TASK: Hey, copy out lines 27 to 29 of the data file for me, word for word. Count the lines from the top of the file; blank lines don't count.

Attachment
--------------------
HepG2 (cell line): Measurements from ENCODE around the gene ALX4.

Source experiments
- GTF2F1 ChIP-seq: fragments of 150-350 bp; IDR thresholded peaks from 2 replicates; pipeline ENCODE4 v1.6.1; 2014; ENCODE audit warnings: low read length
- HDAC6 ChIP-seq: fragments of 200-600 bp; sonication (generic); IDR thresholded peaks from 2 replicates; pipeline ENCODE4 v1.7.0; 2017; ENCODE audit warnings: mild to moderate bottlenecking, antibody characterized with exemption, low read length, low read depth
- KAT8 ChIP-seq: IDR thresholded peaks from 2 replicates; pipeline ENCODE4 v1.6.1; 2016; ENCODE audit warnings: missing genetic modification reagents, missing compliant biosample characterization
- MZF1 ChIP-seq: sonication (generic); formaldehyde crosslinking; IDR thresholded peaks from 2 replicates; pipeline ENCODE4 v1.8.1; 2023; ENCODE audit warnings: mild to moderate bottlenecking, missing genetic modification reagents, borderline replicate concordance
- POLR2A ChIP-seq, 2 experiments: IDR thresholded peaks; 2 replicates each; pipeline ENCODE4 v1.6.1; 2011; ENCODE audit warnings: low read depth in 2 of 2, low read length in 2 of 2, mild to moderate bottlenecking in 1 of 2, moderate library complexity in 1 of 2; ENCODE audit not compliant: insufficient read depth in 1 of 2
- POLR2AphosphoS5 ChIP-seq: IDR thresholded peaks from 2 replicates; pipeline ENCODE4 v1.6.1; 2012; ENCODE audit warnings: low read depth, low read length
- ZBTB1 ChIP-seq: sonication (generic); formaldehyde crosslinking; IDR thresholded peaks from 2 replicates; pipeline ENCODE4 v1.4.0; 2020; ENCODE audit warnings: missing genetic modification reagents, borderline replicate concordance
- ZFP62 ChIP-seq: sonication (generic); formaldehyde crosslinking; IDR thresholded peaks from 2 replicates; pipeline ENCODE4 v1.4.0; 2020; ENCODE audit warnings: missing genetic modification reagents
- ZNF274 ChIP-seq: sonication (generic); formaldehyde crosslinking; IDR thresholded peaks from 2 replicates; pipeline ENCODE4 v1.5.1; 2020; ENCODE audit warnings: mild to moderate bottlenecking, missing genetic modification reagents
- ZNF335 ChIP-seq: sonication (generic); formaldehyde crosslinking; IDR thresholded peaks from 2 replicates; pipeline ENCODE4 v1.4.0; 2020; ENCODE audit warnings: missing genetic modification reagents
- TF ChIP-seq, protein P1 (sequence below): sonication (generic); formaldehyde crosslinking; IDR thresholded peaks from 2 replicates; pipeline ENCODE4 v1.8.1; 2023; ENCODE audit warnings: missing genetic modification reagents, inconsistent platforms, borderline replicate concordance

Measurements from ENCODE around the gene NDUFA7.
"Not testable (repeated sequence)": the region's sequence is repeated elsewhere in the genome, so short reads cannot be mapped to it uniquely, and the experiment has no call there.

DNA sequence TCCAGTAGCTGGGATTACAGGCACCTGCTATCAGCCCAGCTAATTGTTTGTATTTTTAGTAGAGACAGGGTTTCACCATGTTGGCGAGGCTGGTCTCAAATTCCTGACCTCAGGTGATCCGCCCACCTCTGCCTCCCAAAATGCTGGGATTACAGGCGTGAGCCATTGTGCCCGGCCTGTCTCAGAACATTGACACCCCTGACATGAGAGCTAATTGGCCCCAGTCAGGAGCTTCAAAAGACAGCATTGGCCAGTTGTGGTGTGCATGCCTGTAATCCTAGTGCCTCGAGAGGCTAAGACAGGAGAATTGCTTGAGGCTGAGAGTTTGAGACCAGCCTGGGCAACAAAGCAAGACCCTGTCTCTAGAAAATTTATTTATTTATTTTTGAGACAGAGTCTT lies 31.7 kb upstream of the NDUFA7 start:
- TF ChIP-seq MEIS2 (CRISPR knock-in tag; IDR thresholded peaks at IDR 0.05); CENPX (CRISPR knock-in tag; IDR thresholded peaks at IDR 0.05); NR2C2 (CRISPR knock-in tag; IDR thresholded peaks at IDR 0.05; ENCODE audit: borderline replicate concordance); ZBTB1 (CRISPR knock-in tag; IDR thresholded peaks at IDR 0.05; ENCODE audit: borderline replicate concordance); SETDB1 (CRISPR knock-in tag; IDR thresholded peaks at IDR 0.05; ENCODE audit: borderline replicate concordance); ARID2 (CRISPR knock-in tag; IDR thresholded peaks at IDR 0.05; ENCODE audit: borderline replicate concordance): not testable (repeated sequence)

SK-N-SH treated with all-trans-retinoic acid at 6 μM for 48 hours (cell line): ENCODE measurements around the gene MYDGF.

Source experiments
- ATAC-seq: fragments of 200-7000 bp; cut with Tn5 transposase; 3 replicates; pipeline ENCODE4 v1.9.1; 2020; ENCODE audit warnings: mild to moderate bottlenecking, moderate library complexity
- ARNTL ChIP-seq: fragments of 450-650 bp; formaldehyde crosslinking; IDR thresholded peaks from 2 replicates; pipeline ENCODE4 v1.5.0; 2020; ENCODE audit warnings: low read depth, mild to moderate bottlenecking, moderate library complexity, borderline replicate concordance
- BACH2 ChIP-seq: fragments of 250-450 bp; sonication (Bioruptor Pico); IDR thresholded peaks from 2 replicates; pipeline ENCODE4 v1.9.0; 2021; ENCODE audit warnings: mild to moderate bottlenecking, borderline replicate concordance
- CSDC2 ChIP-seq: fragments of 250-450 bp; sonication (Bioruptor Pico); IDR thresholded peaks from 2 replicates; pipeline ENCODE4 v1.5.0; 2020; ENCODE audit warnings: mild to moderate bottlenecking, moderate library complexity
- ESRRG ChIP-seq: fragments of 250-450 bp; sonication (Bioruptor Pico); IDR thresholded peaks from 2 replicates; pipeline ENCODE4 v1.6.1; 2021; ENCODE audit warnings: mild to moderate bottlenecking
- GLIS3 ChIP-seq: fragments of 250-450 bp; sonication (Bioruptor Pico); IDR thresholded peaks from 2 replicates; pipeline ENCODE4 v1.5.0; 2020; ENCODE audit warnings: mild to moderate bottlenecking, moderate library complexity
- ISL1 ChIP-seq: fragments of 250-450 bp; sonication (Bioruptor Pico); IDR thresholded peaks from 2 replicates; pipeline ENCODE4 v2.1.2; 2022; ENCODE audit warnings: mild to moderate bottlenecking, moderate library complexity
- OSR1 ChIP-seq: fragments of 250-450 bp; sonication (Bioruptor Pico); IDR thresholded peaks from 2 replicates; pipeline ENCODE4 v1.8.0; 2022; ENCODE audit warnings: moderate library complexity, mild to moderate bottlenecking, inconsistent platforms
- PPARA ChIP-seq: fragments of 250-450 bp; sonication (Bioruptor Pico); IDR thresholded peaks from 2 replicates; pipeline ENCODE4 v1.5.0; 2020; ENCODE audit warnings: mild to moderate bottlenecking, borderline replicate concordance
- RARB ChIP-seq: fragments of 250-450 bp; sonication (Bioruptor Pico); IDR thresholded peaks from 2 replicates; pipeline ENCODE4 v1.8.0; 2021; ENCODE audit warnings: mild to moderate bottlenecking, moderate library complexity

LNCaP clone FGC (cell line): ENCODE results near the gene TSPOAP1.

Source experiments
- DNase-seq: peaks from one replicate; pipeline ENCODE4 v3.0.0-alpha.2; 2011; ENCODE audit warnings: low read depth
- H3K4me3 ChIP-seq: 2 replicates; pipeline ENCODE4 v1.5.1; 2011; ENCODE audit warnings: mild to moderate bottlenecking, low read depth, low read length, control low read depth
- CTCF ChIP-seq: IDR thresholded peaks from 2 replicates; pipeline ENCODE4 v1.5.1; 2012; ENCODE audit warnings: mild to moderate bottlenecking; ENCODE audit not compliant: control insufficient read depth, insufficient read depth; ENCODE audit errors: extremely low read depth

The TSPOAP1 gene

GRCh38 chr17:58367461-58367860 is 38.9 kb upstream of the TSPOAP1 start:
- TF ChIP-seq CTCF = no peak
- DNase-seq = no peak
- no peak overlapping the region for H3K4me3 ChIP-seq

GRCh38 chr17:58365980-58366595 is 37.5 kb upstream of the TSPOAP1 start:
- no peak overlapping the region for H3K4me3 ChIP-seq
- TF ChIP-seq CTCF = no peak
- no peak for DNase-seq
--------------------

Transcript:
- OSR1 ChIP-seq: fragments of 250-450 bp; sonication (Bioruptor Pico); IDR thresholded peaks from 2 replicates; pipeline ENCODE4 v1.8.0; 2022; ENCODE audit warnings: moderate library complexity, mild to moderate bottlenecking, inconsistent platforms
- PPARA ChIP-seq: fragments of 250-450 bp; sonication (Bioruptor Pico); IDR thresholded peaks from 2 replicates; pipeline ENCODE4 v1.5.0; 2020; ENCODE audit warnings: mild to moderate bottlenecking, borderline replicate concordance
- RARB ChIP-seq: fragments of 250-450 bp; sonication (Bioruptor Pico); IDR thresholded peaks from 2 replicates; pipeline ENCODE4 v1.8.0; 2021; ENCODE audit warnings: mild to moderate bottlenecking, moderate library complexity